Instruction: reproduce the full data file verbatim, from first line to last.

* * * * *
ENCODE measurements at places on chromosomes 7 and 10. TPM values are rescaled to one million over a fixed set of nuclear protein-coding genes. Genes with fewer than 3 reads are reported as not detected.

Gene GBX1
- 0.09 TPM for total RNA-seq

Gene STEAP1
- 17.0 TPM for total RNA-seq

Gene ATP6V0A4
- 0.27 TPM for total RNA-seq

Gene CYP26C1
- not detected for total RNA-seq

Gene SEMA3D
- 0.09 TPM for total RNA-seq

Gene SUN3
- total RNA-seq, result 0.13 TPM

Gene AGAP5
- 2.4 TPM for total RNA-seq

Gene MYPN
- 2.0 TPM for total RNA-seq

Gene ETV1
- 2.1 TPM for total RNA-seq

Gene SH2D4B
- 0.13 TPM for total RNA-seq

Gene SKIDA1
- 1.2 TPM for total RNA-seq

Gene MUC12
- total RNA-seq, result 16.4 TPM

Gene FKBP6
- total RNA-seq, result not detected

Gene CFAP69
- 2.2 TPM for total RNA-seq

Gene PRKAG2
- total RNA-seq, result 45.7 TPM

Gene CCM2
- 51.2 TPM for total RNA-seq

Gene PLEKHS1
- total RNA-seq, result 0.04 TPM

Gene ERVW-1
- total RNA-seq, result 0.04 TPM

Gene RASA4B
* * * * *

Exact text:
ENCODE measurements at places on chromosomes 7 and 10. TPM values are rescaled to one million over a fixed set of nuclear protein-coding genes. Genes with fewer than 3 reads are reported as not detected.

Gene GBX1
- 0.09 TPM for total RNA-seq

Gene STEAP1
- 17.0 TPM for total RNA-seq

Gene ATP6V0A4
- 0.27 TPM for total RNA-seq

Gene CYP26C1
- not detected for total RNA-seq

Gene SEMA3D
- 0.09 TPM for total RNA-seq

Gene SUN3
- total RNA-seq, result 0.13 TPM

Gene AGAP5
- 2.4 TPM for total RNA-seq

Gene MYPN
- 2.0 TPM for total RNA-seq

Gene ETV1
- 2.1 TPM for total RNA-seq

Gene SH2D4B
- 0.13 TPM for total RNA-seq

Gene SKIDA1
- 1.2 TPM for total RNA-seq

Gene MUC12
- total RNA-seq, result 16.4 TPM

Gene FKBP6
- total RNA-seq, result not detected

Gene CFAP69
- 2.2 TPM for total RNA-seq

Gene PRKAG2
- total RNA-seq, result 45.7 TPM

Gene CCM2
- 51.2 TPM for total RNA-seq

Gene PLEKHS1
- total RNA-seq, result 0.04 TPM

Gene ERVW-1
- total RNA-seq, result 0.04 TPM

Gene RASA4B